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Barber in a Box

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Thursday, 17 February 2011

When my husband quit his job to start his own company, we knew we’d have to find ways to tighten the budget.
"Hey, Cindy," Chuck said, eyeing the clearance table, "Look at this, hair clippers on sale.  Why don't you cut the family’s hair to save a little money?"
"I don't know," I answered, "I've never cut hair."  It was almost true, I did snip my little sister's curly locks when I was five.  On the other hand, that was thirty-five years ago and I’d since gained proficiency with scissors.
"Okay," I agreed, “how hard can it be?” 
I opened the box and scanned the enclosed brochure which promised I’d “style hair like a pro.”  It was beautiful.  The weight of the tool in the palm of my hand felt like a natural extension of my body.  I popped the blade protector and ran my finger along the comb.  I dreamed of people stopping me to ask who does our hair.  "Oh, I do it myself," I'd smile and do that hand wave thing people do when feigning modesty.
Finally, the day arrived.  "I need my hair cut,”    Chuck said, handing me the box like it held the key to a new Porsche or a gift certificate for maid service.
I laid out the attachments and perused the instructions.  “Position victim’s head at operator's eye level.” 
“No,” I joked, “I added that.”
Chuck was not at eye level, but I figured I could bend and squat.  “Next, Comb hair to remove tangles and hold clipper in a relaxed, comfortable grip for best control.”
I switched the machine on and it hummed to life.  Starting at the base of his neck, I carefully clipped around Chuck’s head. 
As I continued, the gentle hum gave way to a greedy, gnawing sound and a thick shock of hair fell to the floor.  “That didn't sound good," Chuck laughed. 
It didn’t look so good, either.  And I don’t know why I thought bending and squatting would work, I’ve never been good at gymnastics.
Once accustomed to his new look, Chuck suggested that I cut the boys’ hair.  It took some bribing, but our youngest agreed to sit first. 
It’s hard to clip the hair of a four year-old with the wiggles.  I started to panic and lost my relaxed, comfortable grip.  I made blind passes across his head, desperate for an even cut, but he kept shaking his head and finally slid his body off the chair.  When he looked at me, I nearly cried.  Gone were his wispy blond waves, replaced by what looked like the work of a pocket knife in the palsied hands of a drunk.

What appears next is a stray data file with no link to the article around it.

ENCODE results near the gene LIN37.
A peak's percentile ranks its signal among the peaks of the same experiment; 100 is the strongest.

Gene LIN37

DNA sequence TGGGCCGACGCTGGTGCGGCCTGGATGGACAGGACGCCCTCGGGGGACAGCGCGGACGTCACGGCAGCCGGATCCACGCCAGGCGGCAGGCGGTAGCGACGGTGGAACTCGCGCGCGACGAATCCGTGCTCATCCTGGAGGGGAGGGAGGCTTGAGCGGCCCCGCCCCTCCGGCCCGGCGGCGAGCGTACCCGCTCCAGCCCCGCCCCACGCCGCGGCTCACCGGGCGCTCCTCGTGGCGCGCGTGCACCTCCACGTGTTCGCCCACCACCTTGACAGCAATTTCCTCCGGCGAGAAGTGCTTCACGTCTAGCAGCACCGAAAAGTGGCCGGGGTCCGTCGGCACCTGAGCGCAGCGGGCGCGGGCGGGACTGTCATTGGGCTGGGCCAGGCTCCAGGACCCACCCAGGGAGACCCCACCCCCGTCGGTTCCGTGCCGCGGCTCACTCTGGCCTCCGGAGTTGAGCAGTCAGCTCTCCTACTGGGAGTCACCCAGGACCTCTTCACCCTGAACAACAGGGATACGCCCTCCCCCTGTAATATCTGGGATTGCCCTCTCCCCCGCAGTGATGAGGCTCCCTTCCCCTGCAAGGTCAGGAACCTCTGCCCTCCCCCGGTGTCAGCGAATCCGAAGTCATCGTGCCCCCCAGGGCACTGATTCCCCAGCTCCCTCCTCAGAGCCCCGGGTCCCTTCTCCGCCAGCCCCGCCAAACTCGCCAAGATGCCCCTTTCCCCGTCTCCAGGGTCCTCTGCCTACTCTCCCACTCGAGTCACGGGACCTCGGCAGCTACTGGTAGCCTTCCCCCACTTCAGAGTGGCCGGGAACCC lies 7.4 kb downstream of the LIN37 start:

"Here, let me try," Chuck smiled and took the clippers from my hand.  “There,” he announced after a few passes, “you look great!”  He lied. 
Our older son, who had been silently observing, piped up, "You look like a clown!  I don't want my hair cut!" 
“Please keep your comments to yourself,” Chuck admonished, “you know your brother is afraid of clowns.”
The following day, we took the boys to a real salon.  The stylist glanced from father to son, but I caught the flash of pity.
“Dad hair cut, eh?  We see it all the time,” she said and offered the guys lollipops.
I studied the grain on the hardwood floors.
The boys left the salon looking handsome again, and I vowed to leave our hair cutting to professionals and find another way to stretch the budget.
Like a garage sale.  First item - one set of clippers.


Helpful Hints from Anti-June

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Friday, 16 October 2009

Have you ever known anyone who lives up to the housewife image of June Cleaver?  Perfect make-up?  Always smiling and calm?  Impeccably dressed from pearls to pumps?  Dinner on the dining table - table with a cloth, mind you - by 5:30 PM; dessert and coffee to follow?  Spotless house?  Made beds? 

I've never met her, either.

As I sit here in my fuzzy slippers, gazing upon a stack of paper and junk mail, watching my son write his name in the dust on the table, I realize that, I might not be June Cleaver, but I have a few helpful hints to share with some of you just starting out on the glamorous path of housewivery.

Here you go:

  1. If it might be a couple days before you "get" to the dinner dishes, keep the lids on your cookware so you won't have to soak pots and pans as long when you're ready to wash them.
  2. You can leave your dirty laundry piled in a heap for 5 - 7 days, in average humidity, before it will mildew.
  3. You can leave your wet clothes in the washer for about 3 days before the load starts to mildew.
  4. Don't bother composting all those spoiled vegetables you cleaned out of the crisper after your new monthly healthy-meal plan fell apart.  You'll never plant the garden.  Cut your losses, toss 'em and buy frozen next time.